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Maybe you’ve heard of George Dalzell, maybe you haven’t. Although he didn’t comÂpete against Rockland scholastic competition, Dalzell, a New City resident, left an indelible mark at every stop in his storied athletic career.

Take his post-collegiate basketball career, for example. Dalzell played for three and a half years on a traveling U.S. All-Star team that toured every continent but Antarctica. Dalzell averaged close to 30 points per game during that barnstorming odyssey.
Although he never reached the highest level of professional basketball, Dalzell was chosen in the fourth round of the 1967 National Basketball Association draft by the Detroit Pistons, and was selected in the third round of the 1968 American Basketball Association draft by the Dallas Chapparals, who promptly traded his rights to the Denver Rockets. After returning from his extended tour with the U.S. team in 1971, Dalzell attended the Rockets’ training camp, but was cut in the preseason.

Opponents in the Metropolitan Basketball League knew the name George Dalzell. Boy, did they know it. In the 1971 season, Dalzell averaged a Chamberlain-esque 48 points per game while playing for a team sponsored by the Rockland County Carpenters Union. That year, he broke scoring records in the Kingston, Poughkeepsie and Staten Island tournaments. He also scored 50 points against the Letchworth Big Five, then a highly regarded Rockland semipro team that featured such stars as Paul Toscano and AI and Art Orlando.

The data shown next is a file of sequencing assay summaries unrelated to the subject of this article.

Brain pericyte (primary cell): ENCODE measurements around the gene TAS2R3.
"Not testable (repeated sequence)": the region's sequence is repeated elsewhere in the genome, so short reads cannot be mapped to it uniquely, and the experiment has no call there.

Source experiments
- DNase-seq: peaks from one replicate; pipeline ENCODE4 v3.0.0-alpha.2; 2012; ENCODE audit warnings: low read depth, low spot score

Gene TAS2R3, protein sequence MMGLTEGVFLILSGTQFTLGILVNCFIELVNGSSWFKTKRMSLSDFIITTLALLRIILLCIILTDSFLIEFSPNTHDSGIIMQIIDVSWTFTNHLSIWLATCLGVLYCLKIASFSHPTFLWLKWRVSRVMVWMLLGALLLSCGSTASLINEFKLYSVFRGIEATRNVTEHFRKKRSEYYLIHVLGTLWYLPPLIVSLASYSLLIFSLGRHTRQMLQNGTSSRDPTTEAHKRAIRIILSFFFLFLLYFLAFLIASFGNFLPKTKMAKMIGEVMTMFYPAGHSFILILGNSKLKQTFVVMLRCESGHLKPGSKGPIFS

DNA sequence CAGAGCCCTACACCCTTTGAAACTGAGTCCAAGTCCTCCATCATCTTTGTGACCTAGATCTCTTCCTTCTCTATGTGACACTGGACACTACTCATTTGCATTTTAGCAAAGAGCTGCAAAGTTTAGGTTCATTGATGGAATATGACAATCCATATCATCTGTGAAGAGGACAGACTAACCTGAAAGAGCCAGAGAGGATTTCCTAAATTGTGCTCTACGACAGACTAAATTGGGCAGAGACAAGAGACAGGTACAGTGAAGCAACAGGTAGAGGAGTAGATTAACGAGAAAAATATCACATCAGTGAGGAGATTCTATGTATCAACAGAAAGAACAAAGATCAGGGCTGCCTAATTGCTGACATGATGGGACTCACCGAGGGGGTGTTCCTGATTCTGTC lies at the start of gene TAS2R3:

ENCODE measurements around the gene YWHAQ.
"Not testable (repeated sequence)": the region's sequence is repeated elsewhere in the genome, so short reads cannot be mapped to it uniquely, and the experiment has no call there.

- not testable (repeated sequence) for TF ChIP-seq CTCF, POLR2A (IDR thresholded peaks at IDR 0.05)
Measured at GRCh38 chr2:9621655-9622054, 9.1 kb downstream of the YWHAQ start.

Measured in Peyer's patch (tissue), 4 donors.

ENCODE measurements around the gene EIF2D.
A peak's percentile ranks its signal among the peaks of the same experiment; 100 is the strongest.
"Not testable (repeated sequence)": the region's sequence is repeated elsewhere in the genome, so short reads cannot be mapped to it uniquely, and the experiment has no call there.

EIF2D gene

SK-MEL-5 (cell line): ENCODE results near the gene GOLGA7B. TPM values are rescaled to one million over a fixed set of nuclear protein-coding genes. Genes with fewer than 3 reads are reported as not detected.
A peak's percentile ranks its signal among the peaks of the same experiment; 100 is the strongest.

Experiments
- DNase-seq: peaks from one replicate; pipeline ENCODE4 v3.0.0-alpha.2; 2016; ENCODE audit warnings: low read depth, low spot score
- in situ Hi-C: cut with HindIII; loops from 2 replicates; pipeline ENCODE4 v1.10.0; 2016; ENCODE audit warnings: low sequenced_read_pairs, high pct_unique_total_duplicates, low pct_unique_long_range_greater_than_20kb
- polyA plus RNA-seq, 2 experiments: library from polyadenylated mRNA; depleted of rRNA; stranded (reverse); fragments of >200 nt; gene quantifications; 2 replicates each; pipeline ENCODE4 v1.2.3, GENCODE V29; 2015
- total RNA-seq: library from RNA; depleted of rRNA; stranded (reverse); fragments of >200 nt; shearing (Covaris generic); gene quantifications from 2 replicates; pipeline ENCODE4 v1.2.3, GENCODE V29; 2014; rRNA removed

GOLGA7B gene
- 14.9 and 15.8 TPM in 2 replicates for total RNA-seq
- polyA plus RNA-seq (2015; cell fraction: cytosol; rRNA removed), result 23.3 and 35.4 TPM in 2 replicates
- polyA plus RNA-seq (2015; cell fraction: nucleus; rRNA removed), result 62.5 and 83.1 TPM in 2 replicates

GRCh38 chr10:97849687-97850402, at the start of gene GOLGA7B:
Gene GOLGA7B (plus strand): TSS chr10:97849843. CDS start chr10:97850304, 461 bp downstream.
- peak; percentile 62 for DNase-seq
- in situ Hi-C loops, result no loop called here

Dalzell’s collegiate career was nearly as sensational. At Colgate University, he earned AlIÂ-American honorable mention accolades his senior year, 1967. In his freshman year, he broke the school one-game scoring mark of 46 points, which had been set by future NBA great Carl Braun. Dalzell averaged 24 points per game his junior year, which ranked 23rd in the nation, and averÂaged 26.5 points a game as a senior, when he was team captain. He also earned All-East honors in 1966.

At the Hackley School in Tarrytown, from which he graduated in 1963, Dalzell excelled in basketball, cross country and baseball. Hackley competed in the eight-team Ivy League and the 61-team Metropolitan (New York) Prep School League. In basketball, Dalzell was a three-year team captain and three-year All-Ivy League player. In both his junior and senior years, he was: league MVP; All-Westchester County first team; Metropolitan Area Prep School Player of the Year; and Metropolitan Area All-Prep first team.

Dalzell set the following basketball scoring records while at Hackley: career school record,~485 points; season school record, 591 points; Ivy League one-season record, 402 points; and Ivy League career record, 997 points. Additionally, he was Westchester County scoring leader in his junior (24.2 ppg) and senior (28.7 ppg) seasons. Led by Dalzell, Hackley was Westchester County Private/Parochial School team champion in 1963 and runner-up in 1962.

In cross country, Dalzell, the team captain, broke the 14-year-old Hackley course record and earned All-Westchester County laurels his senior year, when he won 12 duals meets and took one second place in 14 meets. He also finished second in the league both his junior and senior years. He also captained the baseball team his senior year and earned All-Ivy League acclaim as a pitcher. Dalzell tossed two one-hitters, six two-hitters and registered seven shutouts, en route to a career mark of 15-5.

Although he had minimal experience in organized football, the 6-foot-2, 190-pound Dalzell showed enough athletic ability to be chosen as a free agent by the Dallas Cowboys in 1967, after graduation from Colgate. He opted to pursue basketball, however.
Dalzell, a 55-year-old New City resident, is a commercial real estate broker specializing in leasing and management. He and his wife, Susan, have two grown children, Christopher, 28, and Lauren, 21.